About Warsaw

Warsaw is the capital and largest city of Poland. The metropolis stands on the Vistula River in east-central Poland and its population is officially estimated at 1.8 million residents within a greater metropolitan area of 3.1 million residents, which makes Warsaw the 7th most-populous capital city in the European Union. Its historical Old Town was designated a UNESCO World Heritage Site. Bombed at the start of the German invasion in 1939, the city withstood a siege but was largely destroyed by the Warsaw Ghetto Uprising in 1943, the general Warsaw Uprising in 1944, and the systematic razing by the Germans in advance of the Vistula–Oder Offensive. Warsaw gained the new title of Phoenix City because of its complete reconstruction after the war, which had left over 85% of its buildings in ruins.

Study in Warsaw

- The capital city of Poland and its economic and business center, where all the administrative facilities are located.

- It’s important to know, that Warsaw was entirely destroyed during II World War and it was rebuilt in the second half of the 20th century.

- Warsaw is a very dynamically developing cultural and entertainment center. 

- There are up to 80 public and private universities in Warsaw.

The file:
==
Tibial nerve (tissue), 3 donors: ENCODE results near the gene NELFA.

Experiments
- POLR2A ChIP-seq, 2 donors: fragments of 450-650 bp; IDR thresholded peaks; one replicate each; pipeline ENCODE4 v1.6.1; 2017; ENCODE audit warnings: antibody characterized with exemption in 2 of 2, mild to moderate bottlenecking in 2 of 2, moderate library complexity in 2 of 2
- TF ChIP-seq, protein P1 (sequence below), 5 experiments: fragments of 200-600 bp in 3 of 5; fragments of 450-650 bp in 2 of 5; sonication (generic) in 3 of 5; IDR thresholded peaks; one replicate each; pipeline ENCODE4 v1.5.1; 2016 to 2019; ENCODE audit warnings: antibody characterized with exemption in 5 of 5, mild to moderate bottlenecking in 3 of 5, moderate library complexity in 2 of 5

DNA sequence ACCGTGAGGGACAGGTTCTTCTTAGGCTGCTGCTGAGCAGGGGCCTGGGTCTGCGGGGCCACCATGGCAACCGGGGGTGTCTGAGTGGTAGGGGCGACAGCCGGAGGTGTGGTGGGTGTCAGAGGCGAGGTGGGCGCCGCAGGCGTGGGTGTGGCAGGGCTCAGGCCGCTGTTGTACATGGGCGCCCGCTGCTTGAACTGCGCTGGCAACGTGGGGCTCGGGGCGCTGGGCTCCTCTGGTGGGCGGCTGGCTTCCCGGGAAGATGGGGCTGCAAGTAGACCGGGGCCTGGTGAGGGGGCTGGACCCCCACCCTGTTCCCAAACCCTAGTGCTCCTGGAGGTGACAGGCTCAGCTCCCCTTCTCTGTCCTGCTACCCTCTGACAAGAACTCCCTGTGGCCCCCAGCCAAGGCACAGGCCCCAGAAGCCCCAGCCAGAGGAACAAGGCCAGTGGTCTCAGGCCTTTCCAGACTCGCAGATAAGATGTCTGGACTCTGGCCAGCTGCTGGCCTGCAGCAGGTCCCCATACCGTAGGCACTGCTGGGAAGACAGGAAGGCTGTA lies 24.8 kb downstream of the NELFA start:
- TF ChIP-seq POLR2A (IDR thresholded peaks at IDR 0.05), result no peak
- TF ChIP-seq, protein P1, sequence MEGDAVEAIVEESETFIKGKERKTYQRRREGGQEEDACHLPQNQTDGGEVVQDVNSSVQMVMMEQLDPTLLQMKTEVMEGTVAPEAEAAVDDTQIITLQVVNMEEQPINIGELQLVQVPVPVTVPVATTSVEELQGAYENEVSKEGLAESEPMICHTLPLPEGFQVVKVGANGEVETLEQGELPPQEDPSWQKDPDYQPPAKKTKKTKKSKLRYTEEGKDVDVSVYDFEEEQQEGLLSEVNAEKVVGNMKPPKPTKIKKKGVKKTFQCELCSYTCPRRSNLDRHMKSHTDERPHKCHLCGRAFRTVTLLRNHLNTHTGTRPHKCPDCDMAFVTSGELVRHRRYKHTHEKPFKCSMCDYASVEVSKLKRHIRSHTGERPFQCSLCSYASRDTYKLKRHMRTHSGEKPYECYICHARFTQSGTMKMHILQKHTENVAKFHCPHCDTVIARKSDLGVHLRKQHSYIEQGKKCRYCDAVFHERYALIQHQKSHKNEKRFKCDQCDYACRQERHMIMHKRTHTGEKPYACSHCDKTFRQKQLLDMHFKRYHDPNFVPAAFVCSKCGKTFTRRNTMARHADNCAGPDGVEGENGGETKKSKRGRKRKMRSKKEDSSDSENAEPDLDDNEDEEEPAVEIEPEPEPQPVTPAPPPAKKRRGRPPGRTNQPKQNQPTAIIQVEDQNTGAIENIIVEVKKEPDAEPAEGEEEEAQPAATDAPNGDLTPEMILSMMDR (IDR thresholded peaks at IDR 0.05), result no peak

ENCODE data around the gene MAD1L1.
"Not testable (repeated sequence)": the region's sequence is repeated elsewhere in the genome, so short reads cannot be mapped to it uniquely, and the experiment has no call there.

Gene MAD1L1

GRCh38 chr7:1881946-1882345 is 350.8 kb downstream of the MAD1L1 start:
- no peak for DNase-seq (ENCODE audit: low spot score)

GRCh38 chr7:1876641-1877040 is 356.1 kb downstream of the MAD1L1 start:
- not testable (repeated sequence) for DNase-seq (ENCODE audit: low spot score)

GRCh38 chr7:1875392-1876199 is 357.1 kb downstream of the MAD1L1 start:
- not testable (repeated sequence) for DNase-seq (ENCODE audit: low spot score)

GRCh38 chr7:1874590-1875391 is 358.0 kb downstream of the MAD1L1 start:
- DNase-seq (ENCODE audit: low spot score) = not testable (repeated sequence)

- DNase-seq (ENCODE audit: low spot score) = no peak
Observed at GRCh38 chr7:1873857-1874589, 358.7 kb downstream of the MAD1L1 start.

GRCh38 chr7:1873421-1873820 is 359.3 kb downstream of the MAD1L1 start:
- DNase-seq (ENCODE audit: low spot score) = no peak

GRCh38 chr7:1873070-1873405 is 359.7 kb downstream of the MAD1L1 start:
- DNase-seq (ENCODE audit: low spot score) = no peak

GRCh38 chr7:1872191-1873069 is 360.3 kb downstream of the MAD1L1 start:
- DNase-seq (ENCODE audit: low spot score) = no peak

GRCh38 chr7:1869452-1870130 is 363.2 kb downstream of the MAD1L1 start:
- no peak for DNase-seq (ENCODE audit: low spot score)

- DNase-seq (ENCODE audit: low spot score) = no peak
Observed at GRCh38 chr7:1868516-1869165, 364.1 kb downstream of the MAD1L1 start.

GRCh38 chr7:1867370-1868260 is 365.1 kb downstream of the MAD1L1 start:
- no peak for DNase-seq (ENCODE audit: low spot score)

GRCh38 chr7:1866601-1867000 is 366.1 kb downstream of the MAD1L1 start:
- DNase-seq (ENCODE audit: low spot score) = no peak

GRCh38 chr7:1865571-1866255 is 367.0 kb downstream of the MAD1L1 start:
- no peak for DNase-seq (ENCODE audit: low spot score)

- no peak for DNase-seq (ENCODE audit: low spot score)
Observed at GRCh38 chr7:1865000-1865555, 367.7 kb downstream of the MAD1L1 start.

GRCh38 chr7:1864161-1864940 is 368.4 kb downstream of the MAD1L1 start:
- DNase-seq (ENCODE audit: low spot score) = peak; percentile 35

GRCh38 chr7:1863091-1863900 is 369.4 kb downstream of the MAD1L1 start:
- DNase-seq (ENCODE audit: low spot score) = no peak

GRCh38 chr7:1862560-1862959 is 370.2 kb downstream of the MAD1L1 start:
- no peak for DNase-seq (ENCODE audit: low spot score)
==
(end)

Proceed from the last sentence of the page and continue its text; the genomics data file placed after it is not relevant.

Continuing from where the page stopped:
Advantages of the Warsaw

- Accommodation is affordable and generally easy to find. 

- Relatively inexpensive compared to other European countries.

- Vibrant nightlife and entertainment in Polish cities.

- Developed an affordable public transport system.

Disadvantages of the Warsaw

- Small apartments and limited space.

- Prices for clothing and petrol.

- Long winters.

- The language barrier: Older Poles are less likely to speak English.


- Discover unusual murals and street art.

- Go on the communist Warsaw tour.

- Find unique neons at the neon museum.

- Try unusual Polish food that will surprise you.

- Since World War II, Warsaw has been the most important center of film production in Poland.

- In the Old Town, which was designated by UNESCO as a World Heritage site in 1980, the Gothic St. John’s Cathedral and the red-brick fortifications known as the Barbican remain from the medieval period. 

Climate of the Warsaw

The climate is moderate and rather cool, the prevailing westerly winds bringing frequent changes of weather. The average yearly temperature is in the mid-40s F (about 8 °C), with a July average in the mid-60s F (about 19 °C) and a January average in the mid-20s F (about −3 °C). Yearly rainfall averages 21 inches (541 mm), most of which falls in the summer. Snow cover persists for 50 to 64 days a year.

Location on map